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Grace for All (Sermon on the Mount, part 4)

How then shall we live? Last Sunday, Dennis reminded us that in the sermon on the mount, Jesus is calling for a change in heart, a change in how we live together. He is calling us to value and respect one another. To be committed in our relationships. To live with integrity and to strive for reconciliation with one another.

How do we get there, to the world that we imagined last Sunday? A world in which we lift each other up, where all are loved and cared for, where we honour the image of God found in each person? A world which is life-giving, and by that we mean life as the fullest possible expression of what it means to be human, the fullest possible expression of human flourishing. How do we become the people that God created us to be?

In the sermon on the mount, Jesus sets out his vision of what it looks like to be fully human, his vision for what he calls the kingdom of God, his vision of what it means to be children of God.

The vision laid out in today’s gospel reading is a vision of grace for all. God’s posture towards humanity is a posture of love and generosity. God makes the sun to shine on the evil and the good, and sends rain on the righteous and on the unrighteous. That’s who God is. That’s what God does. God’s love is given without measure, without strings attached, without proportionality or reciprocity. The question then that animates today’s gospel is this: If that’s who God is, how then may we be children of God? How can we be perfect, as our heavenly Father is perfect? Not that we’ll ever be perfect, but how do we at least move in that direction? How do we begin to embody grace for all? How do we get from here to there?

The temptation is to give the simple answer, to say that we just need to love everybody. And while that may be true, I would suggest that we need to make things a bit more concrete, a bit more specific in order to realize the challenge that grace for all presents.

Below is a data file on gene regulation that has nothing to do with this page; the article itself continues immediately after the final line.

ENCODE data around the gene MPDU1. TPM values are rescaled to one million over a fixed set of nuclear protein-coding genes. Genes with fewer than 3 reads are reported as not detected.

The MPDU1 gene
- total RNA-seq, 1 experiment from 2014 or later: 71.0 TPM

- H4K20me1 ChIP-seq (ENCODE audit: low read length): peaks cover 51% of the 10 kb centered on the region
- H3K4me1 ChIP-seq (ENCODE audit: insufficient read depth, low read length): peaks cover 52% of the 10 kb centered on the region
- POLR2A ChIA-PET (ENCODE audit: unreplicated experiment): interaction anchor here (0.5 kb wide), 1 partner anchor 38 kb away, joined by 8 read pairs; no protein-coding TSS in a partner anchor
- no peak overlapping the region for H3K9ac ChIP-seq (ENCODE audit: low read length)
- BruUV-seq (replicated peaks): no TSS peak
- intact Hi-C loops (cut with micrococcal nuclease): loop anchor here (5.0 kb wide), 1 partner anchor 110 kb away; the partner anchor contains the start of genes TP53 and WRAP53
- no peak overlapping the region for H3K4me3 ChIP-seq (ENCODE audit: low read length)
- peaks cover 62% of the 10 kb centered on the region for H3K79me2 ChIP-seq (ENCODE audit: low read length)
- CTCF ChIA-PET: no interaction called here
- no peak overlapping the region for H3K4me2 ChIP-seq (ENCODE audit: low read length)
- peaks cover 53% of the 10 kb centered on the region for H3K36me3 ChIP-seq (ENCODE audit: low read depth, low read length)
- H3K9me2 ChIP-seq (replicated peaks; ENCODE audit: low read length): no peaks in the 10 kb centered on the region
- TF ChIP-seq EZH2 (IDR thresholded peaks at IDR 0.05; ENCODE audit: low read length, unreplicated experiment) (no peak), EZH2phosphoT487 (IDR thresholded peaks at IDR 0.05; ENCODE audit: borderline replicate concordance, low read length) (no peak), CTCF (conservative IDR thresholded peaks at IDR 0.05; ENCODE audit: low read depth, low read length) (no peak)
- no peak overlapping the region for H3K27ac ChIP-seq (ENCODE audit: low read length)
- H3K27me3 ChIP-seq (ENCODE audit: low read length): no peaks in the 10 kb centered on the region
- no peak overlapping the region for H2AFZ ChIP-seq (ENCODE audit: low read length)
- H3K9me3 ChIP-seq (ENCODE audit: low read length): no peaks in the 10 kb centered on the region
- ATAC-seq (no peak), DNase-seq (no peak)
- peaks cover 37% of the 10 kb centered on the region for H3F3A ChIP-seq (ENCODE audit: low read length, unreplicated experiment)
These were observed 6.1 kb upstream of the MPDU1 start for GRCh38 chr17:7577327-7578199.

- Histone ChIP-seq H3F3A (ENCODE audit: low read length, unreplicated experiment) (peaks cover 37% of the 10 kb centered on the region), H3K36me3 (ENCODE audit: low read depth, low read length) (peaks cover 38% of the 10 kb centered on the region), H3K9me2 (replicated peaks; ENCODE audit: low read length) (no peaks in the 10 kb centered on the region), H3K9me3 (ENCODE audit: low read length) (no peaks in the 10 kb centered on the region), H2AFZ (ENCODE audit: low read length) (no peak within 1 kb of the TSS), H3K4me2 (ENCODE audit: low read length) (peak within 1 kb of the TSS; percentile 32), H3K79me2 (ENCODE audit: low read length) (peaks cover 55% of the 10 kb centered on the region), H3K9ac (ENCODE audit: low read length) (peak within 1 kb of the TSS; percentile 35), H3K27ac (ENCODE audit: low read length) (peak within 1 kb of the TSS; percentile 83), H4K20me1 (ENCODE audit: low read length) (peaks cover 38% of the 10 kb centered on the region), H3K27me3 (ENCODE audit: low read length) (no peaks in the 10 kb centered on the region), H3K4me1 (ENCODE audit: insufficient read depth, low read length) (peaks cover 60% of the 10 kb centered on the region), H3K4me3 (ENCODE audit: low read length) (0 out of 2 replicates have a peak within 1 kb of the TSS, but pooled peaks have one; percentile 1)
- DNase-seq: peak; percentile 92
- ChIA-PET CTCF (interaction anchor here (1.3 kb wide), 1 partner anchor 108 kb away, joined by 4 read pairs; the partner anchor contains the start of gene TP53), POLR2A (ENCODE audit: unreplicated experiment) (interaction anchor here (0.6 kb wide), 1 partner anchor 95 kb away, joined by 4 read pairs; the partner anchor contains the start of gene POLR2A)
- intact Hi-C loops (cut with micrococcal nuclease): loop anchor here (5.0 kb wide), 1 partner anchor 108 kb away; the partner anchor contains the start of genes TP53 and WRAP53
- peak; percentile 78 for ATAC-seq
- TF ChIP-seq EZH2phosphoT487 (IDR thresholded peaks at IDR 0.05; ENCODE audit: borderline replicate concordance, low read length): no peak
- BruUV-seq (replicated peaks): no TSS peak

In today’s gospel, Jesus lays out the movement from here to there, from where we are to grace for all, in very concrete and challenging ways. He begins with a real human problem: the problem of violence. How we are to respond when someone does us harm? How are we to counter violence?

Have you ever heard of Lamech? Lamech, in the book of Genesis, is the father of Noah. One day Lamech was in a fight and someone wounded him. And Lamech retaliates, and he brags about it to his wife:

“I have killed a man for wounding me, a young man for striking me. If Cain is avenged sevenfold, truly Lamech is avenged seventy-seven fold.”

This is one way that humans respond to harm. We strike back, with escalated violence and retaliation. There’s a logic to it. The next person who wants to strike Lamech will definitely think twice. But it’s not very good for human community. Disproportional vengeance simply promotes more violence. It creates a cycle of escalation, and it leads to domination of the vulnerable by those who are powerful. The earth, the book of Genesis tells us, was filled with violence.